Dovetail Marking/Checking Tools Yes, of course I use marking knives for things other than dovetailing – but I do cut a lot of dovetails. The one on the far left is my long-time favorite – a Blue Spruce spear-point knife made by Dave Jeske. The rest (from left: a Veritas “Workshop Striking Knife,” A Czeck Edge Tools “Kerf Cadet II” and another of Dave’s knives…that I bought because it’s blue) are knives I loan to students. The Lufkin No. 137C is the small square I use to check dovetails and that I’ll let students use. (It is rare that any but the narrow blade is in the tool, though on occasion I’ll use the 2-1/2″ rule. The miter blades came with it, so I’ve kept them (they don’t take up much room in the box). Above the Lufkin square are three dovetail templates. At top is the Woodjoy tools version I’ve had since about 2006, then a Woodjoy that was given to me (I haven’t forgotten I owe the donor a Dutch Tool Chest book when I finish it…just in case he’s reading!) from an updated design with a longer stock (to fit across two 3/4″-thick tailboards for marking gang cuts). At the bottom is the first-one-off-the-production-line Crucible Tools Dovetail Template that is based on the Woodjoy version (with permission and royalties paid to the designer). To the right of those is the R. Murphy Hand Carving and Dental Knife I inherited from my grandfather; I use it most often for relief cuts on the back of tails. At far right is the small square I don’t loan to students for checking dovetails: a Vesper Tools Precision Dovetail Square (and its various rules). I lost a similar Starrett square in a class – I’m pretty sure it was inadvertently swept off a bench into a trash can. So I bought the Lufkin to replace that one. I can’t afford to replace the Vesper. The boxes themselves are basically cubbies to protect and corral their contents – lazy cubbies, but they fit and they work!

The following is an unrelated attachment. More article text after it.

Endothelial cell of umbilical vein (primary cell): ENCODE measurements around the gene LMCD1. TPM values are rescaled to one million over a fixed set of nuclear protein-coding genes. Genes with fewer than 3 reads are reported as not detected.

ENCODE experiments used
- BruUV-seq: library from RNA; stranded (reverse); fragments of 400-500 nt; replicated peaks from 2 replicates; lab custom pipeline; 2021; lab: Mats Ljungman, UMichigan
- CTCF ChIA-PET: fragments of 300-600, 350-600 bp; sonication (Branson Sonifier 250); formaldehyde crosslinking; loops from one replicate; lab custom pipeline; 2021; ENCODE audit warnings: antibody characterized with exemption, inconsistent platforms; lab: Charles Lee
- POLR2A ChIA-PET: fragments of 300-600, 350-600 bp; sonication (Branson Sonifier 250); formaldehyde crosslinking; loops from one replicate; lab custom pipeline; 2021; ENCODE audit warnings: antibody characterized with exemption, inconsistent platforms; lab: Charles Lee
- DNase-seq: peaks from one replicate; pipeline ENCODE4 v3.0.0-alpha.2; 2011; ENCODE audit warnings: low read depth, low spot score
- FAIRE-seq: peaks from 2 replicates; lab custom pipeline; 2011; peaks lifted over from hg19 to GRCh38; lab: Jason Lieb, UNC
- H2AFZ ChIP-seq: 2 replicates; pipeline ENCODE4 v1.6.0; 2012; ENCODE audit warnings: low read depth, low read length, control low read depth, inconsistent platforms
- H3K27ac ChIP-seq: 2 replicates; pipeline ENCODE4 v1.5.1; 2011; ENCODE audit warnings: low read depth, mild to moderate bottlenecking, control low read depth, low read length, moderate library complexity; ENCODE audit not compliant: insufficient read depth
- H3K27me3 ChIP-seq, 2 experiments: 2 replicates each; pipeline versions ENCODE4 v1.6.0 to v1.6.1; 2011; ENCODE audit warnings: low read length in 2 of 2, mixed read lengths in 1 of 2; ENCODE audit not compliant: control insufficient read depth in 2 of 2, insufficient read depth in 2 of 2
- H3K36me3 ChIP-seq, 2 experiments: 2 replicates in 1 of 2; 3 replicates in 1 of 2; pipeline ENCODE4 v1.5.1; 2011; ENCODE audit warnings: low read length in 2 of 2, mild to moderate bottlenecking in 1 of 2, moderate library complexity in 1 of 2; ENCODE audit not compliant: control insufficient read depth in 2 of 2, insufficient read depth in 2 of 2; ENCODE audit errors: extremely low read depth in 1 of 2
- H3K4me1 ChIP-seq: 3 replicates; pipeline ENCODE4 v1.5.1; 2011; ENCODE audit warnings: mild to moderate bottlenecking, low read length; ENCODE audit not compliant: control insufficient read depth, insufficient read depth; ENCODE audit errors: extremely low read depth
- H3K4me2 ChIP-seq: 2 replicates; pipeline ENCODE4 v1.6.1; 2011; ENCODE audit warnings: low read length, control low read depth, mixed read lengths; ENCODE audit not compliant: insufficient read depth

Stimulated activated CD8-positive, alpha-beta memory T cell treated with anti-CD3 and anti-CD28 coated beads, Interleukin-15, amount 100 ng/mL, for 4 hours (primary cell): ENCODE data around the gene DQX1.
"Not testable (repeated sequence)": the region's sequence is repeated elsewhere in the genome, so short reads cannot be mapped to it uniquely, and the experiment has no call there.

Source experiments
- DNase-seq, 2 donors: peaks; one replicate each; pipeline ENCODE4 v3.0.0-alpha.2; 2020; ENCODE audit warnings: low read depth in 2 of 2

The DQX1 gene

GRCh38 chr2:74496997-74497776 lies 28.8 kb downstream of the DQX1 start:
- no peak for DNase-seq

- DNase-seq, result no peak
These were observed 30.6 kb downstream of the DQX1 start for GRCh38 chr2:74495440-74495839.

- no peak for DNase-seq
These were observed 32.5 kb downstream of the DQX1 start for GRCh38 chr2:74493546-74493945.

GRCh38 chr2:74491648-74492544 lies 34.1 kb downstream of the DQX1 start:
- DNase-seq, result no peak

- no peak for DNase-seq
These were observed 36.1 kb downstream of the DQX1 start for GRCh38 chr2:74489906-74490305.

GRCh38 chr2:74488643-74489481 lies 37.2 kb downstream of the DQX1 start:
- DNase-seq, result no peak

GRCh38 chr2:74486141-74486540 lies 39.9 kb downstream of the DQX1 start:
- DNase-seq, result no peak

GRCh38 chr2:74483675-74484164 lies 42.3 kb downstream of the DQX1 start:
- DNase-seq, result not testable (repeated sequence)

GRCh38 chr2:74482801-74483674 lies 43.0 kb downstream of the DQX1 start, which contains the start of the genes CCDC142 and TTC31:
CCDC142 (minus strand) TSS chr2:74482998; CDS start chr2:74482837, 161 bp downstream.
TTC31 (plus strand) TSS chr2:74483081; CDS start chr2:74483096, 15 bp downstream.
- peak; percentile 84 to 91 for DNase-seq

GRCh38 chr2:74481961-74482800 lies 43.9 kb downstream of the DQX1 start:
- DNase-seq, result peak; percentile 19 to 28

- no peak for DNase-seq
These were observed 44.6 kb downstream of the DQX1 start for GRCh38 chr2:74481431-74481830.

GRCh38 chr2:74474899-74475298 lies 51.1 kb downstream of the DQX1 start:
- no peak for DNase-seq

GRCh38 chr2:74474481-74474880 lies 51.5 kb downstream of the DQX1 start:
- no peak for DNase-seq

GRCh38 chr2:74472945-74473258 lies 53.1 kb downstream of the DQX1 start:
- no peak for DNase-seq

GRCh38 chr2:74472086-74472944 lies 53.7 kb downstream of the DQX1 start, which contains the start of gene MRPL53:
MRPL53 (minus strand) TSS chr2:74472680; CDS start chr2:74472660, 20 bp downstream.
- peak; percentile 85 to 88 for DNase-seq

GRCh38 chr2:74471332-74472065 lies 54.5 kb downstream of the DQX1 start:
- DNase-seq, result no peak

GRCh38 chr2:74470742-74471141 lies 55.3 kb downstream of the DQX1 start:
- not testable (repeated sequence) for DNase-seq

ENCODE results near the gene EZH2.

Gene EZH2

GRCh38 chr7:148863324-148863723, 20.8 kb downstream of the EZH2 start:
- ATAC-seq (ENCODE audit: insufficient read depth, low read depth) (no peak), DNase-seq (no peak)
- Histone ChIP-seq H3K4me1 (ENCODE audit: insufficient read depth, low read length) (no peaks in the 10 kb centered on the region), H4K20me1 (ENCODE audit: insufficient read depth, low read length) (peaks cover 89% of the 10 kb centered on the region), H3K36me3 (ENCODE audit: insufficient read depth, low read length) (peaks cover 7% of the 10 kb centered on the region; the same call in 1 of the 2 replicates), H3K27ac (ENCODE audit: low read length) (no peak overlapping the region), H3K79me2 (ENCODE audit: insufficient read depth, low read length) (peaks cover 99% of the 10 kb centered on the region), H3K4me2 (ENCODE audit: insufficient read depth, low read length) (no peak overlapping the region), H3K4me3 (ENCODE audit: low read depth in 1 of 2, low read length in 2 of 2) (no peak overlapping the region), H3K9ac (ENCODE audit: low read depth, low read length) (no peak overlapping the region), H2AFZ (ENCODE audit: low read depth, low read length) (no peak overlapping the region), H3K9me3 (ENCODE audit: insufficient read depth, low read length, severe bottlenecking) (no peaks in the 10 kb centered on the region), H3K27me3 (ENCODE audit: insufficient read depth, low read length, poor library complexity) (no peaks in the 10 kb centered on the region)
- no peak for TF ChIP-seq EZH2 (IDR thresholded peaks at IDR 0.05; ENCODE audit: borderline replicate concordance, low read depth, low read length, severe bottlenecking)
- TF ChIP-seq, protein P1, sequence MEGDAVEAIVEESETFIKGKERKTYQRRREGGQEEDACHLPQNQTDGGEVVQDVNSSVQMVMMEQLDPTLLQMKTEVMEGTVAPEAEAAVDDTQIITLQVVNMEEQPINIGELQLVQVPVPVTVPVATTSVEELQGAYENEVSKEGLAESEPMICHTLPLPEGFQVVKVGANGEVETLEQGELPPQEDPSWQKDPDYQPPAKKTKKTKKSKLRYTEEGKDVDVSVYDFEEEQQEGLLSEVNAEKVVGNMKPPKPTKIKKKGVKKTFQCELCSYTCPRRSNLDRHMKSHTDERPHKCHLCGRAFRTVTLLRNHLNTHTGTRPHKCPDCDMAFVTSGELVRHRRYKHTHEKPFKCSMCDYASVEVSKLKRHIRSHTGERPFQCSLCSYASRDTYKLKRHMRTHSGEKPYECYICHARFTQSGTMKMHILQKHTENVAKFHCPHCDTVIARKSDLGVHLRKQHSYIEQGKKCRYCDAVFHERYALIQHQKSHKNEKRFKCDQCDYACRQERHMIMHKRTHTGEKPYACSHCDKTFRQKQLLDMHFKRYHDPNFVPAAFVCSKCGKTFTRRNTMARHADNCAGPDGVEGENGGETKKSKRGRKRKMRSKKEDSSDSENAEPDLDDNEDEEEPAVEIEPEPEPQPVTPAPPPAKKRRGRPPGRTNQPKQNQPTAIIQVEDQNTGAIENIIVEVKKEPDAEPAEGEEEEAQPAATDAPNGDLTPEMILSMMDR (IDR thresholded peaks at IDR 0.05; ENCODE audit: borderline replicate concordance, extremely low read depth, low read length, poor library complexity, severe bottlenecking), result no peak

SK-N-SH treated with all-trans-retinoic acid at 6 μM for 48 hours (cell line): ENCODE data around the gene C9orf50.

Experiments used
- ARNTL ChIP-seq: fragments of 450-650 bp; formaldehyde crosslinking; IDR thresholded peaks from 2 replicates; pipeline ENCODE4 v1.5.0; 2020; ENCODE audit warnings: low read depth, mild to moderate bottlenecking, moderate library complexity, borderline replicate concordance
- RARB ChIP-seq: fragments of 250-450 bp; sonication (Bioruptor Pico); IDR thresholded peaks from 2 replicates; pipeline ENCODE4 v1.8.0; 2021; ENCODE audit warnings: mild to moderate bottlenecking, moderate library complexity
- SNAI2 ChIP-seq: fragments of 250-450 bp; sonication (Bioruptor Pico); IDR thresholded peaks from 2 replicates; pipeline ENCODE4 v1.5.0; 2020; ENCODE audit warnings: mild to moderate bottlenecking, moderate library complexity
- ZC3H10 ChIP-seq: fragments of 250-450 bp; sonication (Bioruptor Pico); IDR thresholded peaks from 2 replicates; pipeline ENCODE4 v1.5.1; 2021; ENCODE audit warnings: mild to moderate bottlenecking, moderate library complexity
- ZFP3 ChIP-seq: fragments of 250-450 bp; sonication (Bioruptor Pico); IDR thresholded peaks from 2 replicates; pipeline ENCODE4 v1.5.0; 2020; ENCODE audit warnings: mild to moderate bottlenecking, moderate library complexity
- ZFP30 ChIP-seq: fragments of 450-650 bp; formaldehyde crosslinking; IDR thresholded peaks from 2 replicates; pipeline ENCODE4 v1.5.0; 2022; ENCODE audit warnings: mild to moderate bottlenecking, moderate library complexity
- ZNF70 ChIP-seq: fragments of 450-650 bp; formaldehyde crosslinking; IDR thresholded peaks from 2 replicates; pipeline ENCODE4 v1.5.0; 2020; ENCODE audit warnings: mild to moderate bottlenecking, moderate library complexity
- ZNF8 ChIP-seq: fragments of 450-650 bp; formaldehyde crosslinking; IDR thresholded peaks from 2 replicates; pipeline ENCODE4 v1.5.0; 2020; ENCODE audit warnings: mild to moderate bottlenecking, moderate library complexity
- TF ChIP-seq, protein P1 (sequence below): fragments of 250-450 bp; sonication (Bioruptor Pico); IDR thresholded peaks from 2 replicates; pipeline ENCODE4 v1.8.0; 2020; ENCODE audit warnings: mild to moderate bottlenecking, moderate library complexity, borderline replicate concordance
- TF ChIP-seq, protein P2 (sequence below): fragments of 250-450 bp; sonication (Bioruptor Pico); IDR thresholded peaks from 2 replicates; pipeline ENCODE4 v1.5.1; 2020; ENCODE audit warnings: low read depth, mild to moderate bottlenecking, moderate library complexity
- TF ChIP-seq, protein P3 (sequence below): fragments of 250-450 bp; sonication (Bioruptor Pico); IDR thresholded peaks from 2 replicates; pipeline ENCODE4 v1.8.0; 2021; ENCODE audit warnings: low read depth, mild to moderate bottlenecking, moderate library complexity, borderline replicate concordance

Measuring Tools I’ve had both the large and small Starrett combination squares since almost the day I decided to learn how to make furniture. I love the 12″; I need a new old-stock 6″ (mine slips)…but I’ve been saying that for at least five years, so it’ll probably never happen. Then there’s an array of 6″ rules – mostly for loaning out. My favorite is the Starrett at bottom left; it’s the easiest for me to read. The 4″ Starrett at bottom right was just too cute to resist during a long-ago visit to Colonial Homestead. And I have two tape measures because I always seem to be missing one or the other. If they’re both where they ought to be, I typically reach for the red one; its wider blade has better standout.